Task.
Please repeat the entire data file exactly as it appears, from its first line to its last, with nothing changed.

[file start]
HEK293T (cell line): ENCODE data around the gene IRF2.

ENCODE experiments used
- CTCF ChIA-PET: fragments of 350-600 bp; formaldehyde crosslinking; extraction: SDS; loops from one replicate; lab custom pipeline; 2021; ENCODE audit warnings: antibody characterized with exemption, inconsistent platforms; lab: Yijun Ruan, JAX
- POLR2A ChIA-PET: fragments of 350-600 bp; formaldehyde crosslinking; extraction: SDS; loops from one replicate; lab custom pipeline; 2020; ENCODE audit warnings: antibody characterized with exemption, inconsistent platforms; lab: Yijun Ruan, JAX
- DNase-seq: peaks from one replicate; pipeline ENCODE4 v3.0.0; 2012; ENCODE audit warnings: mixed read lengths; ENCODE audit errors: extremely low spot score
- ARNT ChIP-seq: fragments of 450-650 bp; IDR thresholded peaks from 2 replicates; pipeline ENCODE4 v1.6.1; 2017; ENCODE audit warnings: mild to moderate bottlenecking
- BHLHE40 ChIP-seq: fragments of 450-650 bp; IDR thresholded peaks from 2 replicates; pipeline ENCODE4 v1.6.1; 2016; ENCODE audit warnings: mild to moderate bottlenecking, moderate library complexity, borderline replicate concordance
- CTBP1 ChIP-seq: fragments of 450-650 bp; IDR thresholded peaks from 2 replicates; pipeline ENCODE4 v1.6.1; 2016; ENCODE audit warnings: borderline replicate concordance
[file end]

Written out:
HEK293T (cell line): ENCODE data around the gene IRF2.

ENCODE experiments used
- CTCF ChIA-PET: fragments of 350-600 bp; formaldehyde crosslinking; extraction: SDS; loops from one replicate; lab custom pipeline; 2021; ENCODE audit warnings: antibody characterized with exemption, inconsistent platforms; lab: Yijun Ruan, JAX
- POLR2A ChIA-PET: fragments of 350-600 bp; formaldehyde crosslinking; extraction: SDS; loops from one replicate; lab custom pipeline; 2020; ENCODE audit warnings: antibody characterized with exemption, inconsistent platforms; lab: Yijun Ruan, JAX
- DNase-seq: peaks from one replicate; pipeline ENCODE4 v3.0.0; 2012; ENCODE audit warnings: mixed read lengths; ENCODE audit errors: extremely low spot score
- ARNT ChIP-seq: fragments of 450-650 bp; IDR thresholded peaks from 2 replicates; pipeline ENCODE4 v1.6.1; 2017; ENCODE audit warnings: mild to moderate bottlenecking
- BHLHE40 ChIP-seq: fragments of 450-650 bp; IDR thresholded peaks from 2 replicates; pipeline ENCODE4 v1.6.1; 2016; ENCODE audit warnings: mild to moderate bottlenecking, moderate library complexity, borderline replicate concordance
- CTBP1 ChIP-seq: fragments of 450-650 bp; IDR thresholded peaks from 2 replicates; pipeline ENCODE4 v1.6.1; 2016; ENCODE audit warnings: borderline replicate concordance